Local News

911 Calls Released In Orange High School Shooting Case

Posted September 3, 2006
Updated December 31, 2006

— Frantic 911 calls released Saturday describe the scene outside an Orange County high school after investigators say a former student opened fire.

The calls, made from inside and outside Orange High School on Wednesday, describe an unknown shooter and the chaotic, confusing scene unfolding in the parking lot.

"There's a man with a rifle shooting. He was shooting at the kids at lunch. I have no idea if anyone was injured," one caller said.

But the callers remained focused as they described what was happening and the shooter who, according to one caller, was wearing what resembled a black trench coat.

"I saw him shooting the gun into the air and then toward the building," another caller said.

A short time later, Orange County sheriff's investigators arrested Alvaro Castillo, 19, of Hillsborough, outside the school. At the time, authorities said, he had two rifles that he allegedly fired at least eight times at the school.

Two students were injured.

Authorities later found ammunition, weapons and homemade pipe bombs in his van.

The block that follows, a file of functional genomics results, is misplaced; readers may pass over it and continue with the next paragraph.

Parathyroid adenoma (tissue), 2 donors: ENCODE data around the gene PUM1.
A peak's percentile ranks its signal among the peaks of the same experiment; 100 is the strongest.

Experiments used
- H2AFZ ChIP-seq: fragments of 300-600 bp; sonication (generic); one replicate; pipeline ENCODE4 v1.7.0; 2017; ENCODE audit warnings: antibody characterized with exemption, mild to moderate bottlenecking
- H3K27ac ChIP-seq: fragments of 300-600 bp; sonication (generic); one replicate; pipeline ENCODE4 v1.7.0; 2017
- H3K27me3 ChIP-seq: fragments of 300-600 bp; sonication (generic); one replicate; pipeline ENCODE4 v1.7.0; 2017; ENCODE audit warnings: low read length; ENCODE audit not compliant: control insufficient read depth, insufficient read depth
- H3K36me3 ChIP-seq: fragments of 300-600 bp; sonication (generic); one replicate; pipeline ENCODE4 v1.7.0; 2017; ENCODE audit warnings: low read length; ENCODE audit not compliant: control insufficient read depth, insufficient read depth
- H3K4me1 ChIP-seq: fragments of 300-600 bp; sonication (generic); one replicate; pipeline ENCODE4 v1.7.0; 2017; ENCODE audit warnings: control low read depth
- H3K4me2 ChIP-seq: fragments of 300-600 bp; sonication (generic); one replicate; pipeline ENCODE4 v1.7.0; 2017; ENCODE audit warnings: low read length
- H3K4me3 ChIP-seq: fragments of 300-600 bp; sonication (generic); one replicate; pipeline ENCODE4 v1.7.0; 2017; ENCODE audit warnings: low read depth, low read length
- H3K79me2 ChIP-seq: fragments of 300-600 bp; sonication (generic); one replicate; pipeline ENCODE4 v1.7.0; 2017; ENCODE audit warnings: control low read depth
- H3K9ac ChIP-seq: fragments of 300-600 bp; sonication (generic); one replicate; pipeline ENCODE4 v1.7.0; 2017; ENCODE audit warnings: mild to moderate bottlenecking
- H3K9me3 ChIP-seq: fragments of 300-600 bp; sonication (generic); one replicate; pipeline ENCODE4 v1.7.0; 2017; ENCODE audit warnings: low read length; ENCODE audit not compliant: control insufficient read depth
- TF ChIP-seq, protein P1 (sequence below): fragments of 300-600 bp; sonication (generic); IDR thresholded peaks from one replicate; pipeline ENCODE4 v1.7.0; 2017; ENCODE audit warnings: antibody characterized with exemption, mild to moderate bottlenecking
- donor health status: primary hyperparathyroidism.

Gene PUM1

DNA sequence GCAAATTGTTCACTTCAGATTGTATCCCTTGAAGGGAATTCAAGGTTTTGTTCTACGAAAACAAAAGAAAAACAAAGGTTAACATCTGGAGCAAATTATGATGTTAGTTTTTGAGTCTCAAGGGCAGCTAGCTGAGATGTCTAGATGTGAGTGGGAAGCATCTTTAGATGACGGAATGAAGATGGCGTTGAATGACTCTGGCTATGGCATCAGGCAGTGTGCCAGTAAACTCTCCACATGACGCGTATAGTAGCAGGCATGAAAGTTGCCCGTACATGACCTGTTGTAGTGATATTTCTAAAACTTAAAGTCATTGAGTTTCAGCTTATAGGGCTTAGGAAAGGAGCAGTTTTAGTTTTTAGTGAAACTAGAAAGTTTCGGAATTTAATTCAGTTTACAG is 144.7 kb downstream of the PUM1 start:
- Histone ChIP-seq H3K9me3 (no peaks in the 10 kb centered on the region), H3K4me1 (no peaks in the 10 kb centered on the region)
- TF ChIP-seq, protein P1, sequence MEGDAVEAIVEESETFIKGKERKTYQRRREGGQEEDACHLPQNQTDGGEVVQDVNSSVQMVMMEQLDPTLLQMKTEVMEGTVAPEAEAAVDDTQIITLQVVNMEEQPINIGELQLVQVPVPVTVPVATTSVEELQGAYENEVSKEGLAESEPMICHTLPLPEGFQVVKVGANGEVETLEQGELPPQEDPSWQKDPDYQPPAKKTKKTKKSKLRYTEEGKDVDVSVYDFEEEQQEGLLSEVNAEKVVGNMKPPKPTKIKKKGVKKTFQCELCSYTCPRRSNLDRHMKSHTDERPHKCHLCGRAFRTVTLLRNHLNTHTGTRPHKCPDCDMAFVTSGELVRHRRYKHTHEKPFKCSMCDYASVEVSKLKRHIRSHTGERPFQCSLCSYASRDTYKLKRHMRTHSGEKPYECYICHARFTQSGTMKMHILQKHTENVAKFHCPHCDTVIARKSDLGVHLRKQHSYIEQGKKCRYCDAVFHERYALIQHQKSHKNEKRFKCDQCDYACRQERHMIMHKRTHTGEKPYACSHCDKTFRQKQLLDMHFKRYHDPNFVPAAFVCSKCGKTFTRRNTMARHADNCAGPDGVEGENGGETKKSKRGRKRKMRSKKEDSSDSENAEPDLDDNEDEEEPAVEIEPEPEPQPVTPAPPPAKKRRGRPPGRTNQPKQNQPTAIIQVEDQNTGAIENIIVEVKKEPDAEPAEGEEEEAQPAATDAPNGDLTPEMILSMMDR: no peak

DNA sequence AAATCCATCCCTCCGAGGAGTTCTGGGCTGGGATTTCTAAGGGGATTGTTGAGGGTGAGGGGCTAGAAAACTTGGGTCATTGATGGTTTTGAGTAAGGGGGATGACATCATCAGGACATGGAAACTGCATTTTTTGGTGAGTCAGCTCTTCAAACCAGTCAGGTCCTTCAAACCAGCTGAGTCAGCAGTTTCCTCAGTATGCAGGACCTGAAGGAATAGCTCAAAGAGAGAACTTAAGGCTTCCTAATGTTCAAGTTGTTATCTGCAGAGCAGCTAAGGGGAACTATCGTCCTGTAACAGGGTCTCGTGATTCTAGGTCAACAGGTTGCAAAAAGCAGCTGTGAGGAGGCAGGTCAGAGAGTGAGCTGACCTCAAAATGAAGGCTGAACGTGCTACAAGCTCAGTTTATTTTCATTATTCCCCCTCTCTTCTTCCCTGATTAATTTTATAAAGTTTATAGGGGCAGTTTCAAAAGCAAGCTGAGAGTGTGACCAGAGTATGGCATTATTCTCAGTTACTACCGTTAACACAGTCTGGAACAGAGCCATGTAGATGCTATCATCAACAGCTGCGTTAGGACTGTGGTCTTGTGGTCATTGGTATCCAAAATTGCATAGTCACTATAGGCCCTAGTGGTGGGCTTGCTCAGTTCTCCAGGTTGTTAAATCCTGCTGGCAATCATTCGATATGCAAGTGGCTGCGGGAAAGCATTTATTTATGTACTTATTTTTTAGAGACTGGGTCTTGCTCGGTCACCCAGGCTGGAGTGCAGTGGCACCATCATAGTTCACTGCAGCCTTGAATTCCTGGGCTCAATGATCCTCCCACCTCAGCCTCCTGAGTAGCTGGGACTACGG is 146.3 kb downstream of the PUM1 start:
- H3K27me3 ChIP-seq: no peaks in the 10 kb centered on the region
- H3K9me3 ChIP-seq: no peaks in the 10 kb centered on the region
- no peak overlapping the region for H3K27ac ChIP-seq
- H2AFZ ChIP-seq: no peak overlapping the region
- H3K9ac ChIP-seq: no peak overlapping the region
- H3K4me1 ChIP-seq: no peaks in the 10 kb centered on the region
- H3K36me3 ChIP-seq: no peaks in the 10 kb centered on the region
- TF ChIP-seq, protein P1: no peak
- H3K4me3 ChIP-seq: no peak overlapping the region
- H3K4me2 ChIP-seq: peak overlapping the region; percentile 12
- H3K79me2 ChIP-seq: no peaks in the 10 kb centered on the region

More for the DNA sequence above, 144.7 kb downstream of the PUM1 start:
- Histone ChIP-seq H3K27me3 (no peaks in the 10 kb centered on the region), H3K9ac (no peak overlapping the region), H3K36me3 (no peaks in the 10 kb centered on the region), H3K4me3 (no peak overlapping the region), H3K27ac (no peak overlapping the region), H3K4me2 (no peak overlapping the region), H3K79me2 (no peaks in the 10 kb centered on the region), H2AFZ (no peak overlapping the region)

Orange County Sheriff Lindy Pendergrass said that Castillo also confessed to killing his father, Rafael Huezo Castillo, before the school shooting.

Investigators believe Castillo also sent a homemade videotape and a letter to The Chapel Hill News just minutes before he pulled into the school's parking lot.

In the tape, Castillo says he his insane, apologizes for the pain he has caused and apparently confesses to his father's slaying, showing off a sheet he says he used to cover his father's corpse.

"I don't know what's going to happen. I might get jailed. I might get tortured. I don't know what's going to happen," Castillo said in the tape. "But it's time. I'm sorry. That's it. Goodbye."

Officials also said that just hours before the shooting, Castillo also sent an e-mail to the principal of Columbine High School, where on April 20, 1999, two Colorado teens killed 12 students and a teacher before taking their own lives.

Castillo, who faces 10 charges in connection with the shooting and his father's homicide, has publicly admitted an obsession with the Columbine school shooting, the deadliest incident of school violence in U.S. history.

"I was just attracted to it ever since I was 10," he said as he was led into court Thursday morning.

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